Identifying your work personality type.
If you have put in some time and thought on the exercises so far, you should feel like you have a solid understanding of your interests, skills and values—all important things to keep in mind when job seeking. The next step in your self-assessment is to identify your work personality.
We will be using vocational psychologist John Holland’s system of personality typing. He has identified six work personality types, defined below. Though individuals may have a dominant work personality type, most of us demonstrate a combination of these types at any given time and so appropriately fit within two or three (or more) of these categories.
Definitions of Holland’s Work Personality Types
Realistic: This personality type is mechanically inclined, likes to use tools, possesses good manual dexterity, is athletic, and/or enjoys the outdoors.
Investigative: This personality type often excels in mathematics, science, and other analytical fields. Investigative personalities like to think, experiment, analyze, and problem solve.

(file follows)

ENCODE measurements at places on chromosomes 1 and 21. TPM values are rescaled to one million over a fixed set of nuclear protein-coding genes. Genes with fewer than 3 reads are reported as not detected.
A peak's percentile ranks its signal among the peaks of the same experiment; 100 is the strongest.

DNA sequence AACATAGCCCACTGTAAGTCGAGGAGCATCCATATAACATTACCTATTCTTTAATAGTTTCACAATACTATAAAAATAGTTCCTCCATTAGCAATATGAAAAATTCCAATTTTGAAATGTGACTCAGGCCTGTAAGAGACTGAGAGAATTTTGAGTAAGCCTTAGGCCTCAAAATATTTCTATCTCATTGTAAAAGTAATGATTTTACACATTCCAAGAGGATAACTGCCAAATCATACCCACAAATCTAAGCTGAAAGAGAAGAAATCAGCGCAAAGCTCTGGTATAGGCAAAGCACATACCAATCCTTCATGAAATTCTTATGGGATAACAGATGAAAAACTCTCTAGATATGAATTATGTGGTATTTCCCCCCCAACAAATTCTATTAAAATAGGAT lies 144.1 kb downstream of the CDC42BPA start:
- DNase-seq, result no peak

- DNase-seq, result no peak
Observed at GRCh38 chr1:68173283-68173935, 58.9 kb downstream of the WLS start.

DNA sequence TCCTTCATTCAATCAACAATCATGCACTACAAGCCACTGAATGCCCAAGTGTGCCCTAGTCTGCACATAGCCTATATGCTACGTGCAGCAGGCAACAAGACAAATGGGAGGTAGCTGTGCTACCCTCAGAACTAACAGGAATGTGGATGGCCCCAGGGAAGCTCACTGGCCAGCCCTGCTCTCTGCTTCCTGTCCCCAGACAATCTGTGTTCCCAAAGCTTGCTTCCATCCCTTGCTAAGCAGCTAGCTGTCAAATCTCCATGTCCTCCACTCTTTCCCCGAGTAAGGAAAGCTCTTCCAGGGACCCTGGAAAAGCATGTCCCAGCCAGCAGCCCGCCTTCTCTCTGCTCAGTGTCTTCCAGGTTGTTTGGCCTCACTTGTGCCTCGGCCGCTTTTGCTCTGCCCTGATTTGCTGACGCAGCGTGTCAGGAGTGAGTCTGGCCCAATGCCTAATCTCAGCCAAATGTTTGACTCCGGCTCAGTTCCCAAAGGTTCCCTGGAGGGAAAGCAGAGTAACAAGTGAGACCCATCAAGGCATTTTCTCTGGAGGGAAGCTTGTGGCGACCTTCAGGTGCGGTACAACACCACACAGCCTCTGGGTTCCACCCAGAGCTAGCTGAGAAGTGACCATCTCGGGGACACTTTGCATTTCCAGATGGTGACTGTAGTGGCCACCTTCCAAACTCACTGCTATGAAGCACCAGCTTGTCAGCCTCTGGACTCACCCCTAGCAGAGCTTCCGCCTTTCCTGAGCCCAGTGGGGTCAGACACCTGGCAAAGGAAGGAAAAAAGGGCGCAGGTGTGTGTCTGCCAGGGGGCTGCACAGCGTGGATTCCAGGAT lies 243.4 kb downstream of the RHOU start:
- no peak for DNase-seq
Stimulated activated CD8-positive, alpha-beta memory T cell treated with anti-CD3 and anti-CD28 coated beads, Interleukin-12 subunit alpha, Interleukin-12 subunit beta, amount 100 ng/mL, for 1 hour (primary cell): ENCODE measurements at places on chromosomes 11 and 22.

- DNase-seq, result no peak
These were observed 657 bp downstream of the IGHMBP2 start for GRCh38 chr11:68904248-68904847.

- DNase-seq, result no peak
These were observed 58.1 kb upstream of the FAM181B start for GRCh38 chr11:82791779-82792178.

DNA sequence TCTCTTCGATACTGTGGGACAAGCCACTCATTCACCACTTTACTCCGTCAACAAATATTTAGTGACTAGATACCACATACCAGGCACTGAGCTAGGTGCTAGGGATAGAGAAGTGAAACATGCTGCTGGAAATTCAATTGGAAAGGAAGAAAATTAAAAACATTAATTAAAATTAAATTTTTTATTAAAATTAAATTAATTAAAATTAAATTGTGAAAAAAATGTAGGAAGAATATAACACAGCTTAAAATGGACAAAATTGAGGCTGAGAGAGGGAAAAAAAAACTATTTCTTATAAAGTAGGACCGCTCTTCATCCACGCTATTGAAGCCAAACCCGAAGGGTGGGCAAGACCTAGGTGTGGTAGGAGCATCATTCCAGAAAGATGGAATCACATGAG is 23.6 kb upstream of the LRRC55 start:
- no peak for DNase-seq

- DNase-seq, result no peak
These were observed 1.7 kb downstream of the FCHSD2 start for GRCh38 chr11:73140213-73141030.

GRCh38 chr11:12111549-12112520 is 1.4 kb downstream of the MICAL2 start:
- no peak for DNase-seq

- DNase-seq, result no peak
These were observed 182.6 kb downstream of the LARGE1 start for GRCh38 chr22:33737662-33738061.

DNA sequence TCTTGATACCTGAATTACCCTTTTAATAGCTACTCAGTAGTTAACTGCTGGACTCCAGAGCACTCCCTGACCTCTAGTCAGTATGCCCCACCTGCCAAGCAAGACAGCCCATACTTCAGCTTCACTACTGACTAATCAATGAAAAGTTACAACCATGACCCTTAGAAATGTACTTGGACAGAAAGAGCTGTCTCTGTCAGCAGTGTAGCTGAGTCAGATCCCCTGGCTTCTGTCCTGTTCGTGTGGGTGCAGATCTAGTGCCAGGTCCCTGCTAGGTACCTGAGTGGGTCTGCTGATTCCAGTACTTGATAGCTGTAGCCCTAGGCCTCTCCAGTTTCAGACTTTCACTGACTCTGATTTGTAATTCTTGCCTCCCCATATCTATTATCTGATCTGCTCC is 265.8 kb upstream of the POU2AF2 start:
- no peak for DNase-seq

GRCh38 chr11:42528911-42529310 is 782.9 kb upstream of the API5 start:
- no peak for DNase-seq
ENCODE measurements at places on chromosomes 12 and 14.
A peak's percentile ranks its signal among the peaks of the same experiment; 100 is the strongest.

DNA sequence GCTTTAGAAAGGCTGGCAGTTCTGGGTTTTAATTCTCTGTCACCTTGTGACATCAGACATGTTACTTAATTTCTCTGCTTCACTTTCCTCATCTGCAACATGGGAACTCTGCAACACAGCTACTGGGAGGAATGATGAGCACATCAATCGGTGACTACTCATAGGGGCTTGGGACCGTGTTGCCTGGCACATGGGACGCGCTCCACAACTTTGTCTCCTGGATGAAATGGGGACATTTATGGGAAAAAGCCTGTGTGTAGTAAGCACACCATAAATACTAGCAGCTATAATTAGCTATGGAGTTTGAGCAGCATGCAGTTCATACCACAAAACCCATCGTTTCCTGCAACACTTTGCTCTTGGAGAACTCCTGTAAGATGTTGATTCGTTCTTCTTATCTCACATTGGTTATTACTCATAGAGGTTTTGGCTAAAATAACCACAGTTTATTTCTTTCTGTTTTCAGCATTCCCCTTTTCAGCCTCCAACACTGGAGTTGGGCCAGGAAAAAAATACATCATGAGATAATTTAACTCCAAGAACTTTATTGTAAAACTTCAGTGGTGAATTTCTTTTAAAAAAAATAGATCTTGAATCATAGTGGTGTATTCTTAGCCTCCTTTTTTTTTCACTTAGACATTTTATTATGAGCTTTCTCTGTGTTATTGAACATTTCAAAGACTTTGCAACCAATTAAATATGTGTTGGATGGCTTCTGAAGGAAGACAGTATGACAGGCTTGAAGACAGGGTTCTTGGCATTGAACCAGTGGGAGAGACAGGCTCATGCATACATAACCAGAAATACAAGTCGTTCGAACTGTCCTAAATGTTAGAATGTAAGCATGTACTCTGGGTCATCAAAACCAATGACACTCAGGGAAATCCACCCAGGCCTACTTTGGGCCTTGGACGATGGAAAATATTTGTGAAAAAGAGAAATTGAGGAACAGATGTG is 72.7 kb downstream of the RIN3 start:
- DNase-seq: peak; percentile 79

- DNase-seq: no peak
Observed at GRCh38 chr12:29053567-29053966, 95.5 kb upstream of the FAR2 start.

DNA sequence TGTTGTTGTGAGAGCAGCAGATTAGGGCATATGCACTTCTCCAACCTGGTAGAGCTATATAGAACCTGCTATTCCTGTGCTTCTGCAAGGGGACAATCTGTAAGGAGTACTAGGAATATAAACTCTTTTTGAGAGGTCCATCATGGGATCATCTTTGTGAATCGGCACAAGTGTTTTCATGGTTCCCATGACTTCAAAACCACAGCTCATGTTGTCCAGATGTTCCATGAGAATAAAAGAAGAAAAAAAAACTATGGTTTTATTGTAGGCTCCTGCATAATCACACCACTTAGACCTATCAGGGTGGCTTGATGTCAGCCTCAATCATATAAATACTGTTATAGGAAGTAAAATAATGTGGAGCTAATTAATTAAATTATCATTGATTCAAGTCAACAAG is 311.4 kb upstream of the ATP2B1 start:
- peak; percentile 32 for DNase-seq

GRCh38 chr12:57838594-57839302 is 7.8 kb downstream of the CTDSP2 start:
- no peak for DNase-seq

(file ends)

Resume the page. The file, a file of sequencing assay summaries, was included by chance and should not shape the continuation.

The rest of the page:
Artistic: This type enjoys performance, drawing, singing, writing, painting, music, and and/or other expressive and creative activities.
Social: This type enjoys acquiring, understanding, teaching, and communicating information.
Enterprising: This type likes to guide, influence, convince, or persuade others. Enterprising personalities enjoy managing or selling things.
Conventional: This type enjoys working with data or finances. Conventional personalities often excel in organizational tasks, are detail oriented, and like well-defined roles with clear goals.
Holland uses the following codes to identify his six work personality types:
R = realistic; I = investigative; A = artistic; S = social; E = enterprising; and C = conventional.